Practitioners are often very interested in the lives of monastics—sometimes even more so than in sutra texts! On the one hand, I felt that offering personal stories might be a skillful means to have our friends come to the talks, and on the other hand, I felt that weaving a few threads of personal narrative through the talks and the book would be an encouragement to friends to tap into the narratives and stories in their own lives as a way of understanding the Dharma and the wisdom that wants to well up from within themselves. This is one of the aims of the Sutra of the Eight Realizations of Great Beings.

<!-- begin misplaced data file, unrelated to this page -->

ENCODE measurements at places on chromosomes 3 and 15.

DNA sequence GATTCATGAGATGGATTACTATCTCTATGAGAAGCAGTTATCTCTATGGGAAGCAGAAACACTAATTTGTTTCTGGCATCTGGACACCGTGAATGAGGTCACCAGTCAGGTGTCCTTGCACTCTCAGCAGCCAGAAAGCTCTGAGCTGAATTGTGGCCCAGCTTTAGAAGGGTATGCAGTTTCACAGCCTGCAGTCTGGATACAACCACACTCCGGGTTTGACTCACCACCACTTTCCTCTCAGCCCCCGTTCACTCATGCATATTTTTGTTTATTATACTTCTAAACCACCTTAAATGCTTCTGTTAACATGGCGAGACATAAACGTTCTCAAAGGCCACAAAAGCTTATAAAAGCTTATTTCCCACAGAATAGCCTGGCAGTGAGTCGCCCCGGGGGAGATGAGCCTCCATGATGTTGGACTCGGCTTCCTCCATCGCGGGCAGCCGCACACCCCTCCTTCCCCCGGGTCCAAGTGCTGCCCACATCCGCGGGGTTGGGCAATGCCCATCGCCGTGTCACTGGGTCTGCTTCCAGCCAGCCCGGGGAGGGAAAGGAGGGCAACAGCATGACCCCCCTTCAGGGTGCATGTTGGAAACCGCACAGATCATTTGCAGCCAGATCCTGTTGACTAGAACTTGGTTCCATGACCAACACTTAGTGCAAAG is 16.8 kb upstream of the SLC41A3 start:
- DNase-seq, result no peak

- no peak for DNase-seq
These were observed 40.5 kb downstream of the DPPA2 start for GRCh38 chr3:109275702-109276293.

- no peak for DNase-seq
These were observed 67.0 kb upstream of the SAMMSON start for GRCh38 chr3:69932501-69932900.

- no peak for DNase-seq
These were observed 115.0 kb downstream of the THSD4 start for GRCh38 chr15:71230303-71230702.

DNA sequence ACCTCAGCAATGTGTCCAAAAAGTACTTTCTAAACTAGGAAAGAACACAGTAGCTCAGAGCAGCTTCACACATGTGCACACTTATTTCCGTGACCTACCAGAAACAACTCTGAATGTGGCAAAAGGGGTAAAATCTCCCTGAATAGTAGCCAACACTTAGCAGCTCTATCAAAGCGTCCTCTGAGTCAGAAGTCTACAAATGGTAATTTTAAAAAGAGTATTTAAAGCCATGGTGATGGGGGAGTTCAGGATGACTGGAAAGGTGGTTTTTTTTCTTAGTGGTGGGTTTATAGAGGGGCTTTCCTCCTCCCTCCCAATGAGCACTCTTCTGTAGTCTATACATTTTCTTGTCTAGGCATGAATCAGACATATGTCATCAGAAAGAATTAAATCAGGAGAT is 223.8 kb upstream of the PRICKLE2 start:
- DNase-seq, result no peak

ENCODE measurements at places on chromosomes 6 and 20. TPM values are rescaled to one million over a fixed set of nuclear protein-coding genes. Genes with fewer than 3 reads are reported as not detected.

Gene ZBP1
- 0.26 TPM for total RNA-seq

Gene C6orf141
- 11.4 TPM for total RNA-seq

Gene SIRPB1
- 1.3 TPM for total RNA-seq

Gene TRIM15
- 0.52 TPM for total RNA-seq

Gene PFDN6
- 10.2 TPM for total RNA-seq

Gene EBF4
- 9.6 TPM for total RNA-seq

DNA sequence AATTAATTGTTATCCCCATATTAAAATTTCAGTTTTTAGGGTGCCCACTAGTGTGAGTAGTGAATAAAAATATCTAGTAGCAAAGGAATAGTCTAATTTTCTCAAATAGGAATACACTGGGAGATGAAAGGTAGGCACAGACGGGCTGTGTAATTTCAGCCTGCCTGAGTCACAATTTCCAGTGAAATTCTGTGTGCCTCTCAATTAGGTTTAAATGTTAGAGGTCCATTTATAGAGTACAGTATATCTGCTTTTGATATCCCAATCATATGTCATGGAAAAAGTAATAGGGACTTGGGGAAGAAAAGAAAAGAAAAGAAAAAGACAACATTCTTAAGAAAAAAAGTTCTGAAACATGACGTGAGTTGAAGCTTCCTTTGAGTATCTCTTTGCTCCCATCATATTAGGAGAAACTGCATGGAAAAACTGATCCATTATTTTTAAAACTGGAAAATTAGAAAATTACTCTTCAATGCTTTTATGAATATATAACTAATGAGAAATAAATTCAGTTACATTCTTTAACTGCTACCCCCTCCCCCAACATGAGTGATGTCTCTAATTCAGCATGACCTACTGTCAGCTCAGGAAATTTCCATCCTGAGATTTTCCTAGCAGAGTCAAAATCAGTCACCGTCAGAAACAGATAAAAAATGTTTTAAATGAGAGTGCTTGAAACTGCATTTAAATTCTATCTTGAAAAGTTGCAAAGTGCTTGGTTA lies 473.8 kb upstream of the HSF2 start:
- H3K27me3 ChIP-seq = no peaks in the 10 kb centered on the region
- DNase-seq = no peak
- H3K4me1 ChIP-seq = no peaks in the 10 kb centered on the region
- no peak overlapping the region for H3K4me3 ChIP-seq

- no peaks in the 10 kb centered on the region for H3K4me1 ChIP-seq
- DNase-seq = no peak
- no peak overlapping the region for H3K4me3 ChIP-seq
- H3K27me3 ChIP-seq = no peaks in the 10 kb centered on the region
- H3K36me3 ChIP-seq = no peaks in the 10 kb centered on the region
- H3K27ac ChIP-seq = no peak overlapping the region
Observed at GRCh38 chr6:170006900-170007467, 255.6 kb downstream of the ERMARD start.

While each one of the Eight Realizations is important, is there one that has a deeper impact on you or makes you pause and think a bit more?

Brother Phap Hai: As you will discover in engaging with this beautiful text, each of the insights contains and leads into the others. The Sutra on the Eight Realizations of Great Beings itself is not an analytical text, but an invitation to practice. So often, we can have a tendency to mistake information or knowledge for insight. It is possible to intellectually comprehend or think about teachings and insights and still suffer very deeply, if these insights haven’t welled up from within us. In fact, sutras, commentaries, books, and talks are not the Dharma. They are about the Dharma. The Dharma is to be touched by each one of us in our own lives. In this text, the Buddha shares with us eleven essential subjects for our meditation through eight realizations and invites us to use these lenses to contemplate our experience.